Have you noticed improvements in the way that Rocket League Championship Series (RLCS) action is displayed over the last couple of seasons? Many people in and around the competitive scene have pointed out the increase in killer camera angles for jaw-dropping shots and a more informed visual experience to match the always-stellar casting, and there’s a reason for that.
His name is Jake “strangest_stranger” Friedman, and he has been the observer for the RLCS since the Season 7 World Championship in Newark. Described as the “unsung heroes of esports broadcasting” by theScore, observers are the people who control the in-game camera perspectives to attempt to deliver the best-possible experience for viewers.
This process can vary significantly across esports games, whether it’s keeping tabs on players across a wide map in a MOBA like League of Legends or Dota 2, or needing potentially dozens of observers to follow players or squads in a battle royale shooter like PUBG or Fortnite. There’s no esport quite like Rocket League, however—and while the esport prides itself on being easy to understand at a glance, quality observing can only help with that goal.
— SubPar #Team104 💡🚀 (@SubParButInHD) October 12, 2019
In the past, RLCS broadcasts often relied on the automated director cam, which had been famously hit-or-miss—and desk host and former caster Brody “Liefx” Moore shared on Reddit last year that casters who weren’t currently working a game would rotate into the observer role during broadcasts.
Friedman, who has been part of community tournament organization Rival Esports for some time, began observing at last year’s DreamHack Dallas event—and the strong feedback from viewers and Psyonix alike jumpstarted his career as the go-to observer. “I kind of got thrown into the RLCS Season 7 LAN, and from there I just kept working almost every LAN event besides [DreamHack] Valencia, I think,” he told Rocketeers in late February.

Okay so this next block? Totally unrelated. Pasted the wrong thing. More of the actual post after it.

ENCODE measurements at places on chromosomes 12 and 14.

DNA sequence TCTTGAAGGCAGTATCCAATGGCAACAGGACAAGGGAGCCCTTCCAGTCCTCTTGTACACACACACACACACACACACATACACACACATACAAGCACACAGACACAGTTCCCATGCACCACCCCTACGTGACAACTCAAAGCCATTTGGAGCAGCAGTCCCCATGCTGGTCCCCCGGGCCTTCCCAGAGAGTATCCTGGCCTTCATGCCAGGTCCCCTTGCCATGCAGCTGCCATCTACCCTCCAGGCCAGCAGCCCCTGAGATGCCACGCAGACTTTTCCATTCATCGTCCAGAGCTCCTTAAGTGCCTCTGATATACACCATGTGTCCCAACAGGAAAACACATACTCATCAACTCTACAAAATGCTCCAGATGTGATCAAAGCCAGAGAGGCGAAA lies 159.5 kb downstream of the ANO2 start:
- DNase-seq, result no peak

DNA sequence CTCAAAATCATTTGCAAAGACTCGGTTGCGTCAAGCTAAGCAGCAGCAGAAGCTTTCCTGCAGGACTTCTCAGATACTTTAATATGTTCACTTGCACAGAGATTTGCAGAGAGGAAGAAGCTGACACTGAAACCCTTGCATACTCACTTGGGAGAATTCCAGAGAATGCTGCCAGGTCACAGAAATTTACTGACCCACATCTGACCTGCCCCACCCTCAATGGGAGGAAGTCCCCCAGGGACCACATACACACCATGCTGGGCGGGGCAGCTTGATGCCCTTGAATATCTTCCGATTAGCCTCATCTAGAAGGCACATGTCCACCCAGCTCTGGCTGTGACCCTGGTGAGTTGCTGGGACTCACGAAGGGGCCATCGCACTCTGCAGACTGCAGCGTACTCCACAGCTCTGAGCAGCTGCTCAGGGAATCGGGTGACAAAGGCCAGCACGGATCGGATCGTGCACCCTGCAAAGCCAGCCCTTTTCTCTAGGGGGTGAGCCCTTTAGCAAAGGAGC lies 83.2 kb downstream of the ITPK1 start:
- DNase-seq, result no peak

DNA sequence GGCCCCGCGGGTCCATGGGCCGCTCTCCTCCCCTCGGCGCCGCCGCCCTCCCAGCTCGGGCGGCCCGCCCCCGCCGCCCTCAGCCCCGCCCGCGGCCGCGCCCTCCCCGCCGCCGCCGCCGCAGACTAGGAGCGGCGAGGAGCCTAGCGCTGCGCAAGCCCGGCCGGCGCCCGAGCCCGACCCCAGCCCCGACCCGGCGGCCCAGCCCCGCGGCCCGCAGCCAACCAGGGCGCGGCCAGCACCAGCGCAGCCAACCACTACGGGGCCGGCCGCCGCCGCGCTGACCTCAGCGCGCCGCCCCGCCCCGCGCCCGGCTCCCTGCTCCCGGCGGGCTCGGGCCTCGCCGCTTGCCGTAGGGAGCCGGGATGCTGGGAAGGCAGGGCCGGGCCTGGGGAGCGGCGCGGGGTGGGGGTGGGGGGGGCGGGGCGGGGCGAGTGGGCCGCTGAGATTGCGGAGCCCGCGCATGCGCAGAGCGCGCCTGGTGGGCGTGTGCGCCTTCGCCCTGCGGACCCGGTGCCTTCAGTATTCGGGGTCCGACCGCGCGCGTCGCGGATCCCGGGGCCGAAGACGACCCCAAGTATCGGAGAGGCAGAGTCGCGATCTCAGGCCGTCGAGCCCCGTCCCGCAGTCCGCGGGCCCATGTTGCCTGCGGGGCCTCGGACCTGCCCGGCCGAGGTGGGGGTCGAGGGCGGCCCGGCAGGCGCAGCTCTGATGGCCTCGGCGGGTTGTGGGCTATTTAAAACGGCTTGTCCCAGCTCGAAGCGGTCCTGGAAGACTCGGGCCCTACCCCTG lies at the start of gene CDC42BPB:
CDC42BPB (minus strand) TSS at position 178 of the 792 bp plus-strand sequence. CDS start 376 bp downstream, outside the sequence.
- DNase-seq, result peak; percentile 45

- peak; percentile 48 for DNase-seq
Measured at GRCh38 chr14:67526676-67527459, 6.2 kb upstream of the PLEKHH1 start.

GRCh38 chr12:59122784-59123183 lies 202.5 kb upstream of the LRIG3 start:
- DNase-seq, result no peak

Inform and entertain
Typically when observing, Friedman sits in front of a bank of computers—one of which has the familiar behind-the-car player cam, and another with a wide-angle flycam. If you’ve ever seen something like “RLCS Observer” listed as a player during the stream, that’s him… usually multiple times over. “When you’re watching a broadcast and you see a list of names in a replay or something, I’m like three of those,” he says.
His job is to constantly monitor the perspectives during a match and swap as needed to find the best view. He’ll occasionally use director cam if it’s showing what ought to be seen, but he provides the human perspective and can immediately get hands-on if needed. As a fan of the game with strong knowledge of the perspectives available to him and the tendencies of many of the players and teams in the mix, he’s able to apply all of that in each frenzied match.
“It’s one of those things that I’ve been trying to work on how to verbalize, because it’s not easy. It’s really a balance between finding an informative shot and an entertaining shot,” says Friedman about his philosophy. “If you were to watch the player who’s always making a shot on the ball—from their perspective—for five minutes, I think it would almost be nauseating to watch.”
— Rocket League Esports (@RLEsports) November 30, 2019
“However, because the game is very fluid, I do try to find a perspective that stays informative but might provide additional information on the shot,” he continues. “If both teams are really giving up possession, it’s probably not particularly interesting or important to watch a player clear the ball down the pitch. Knowing that, I can cut to that flycam and you can get some really cool shots of teams rotating on their own halves, giving up possession, and trying get boost.”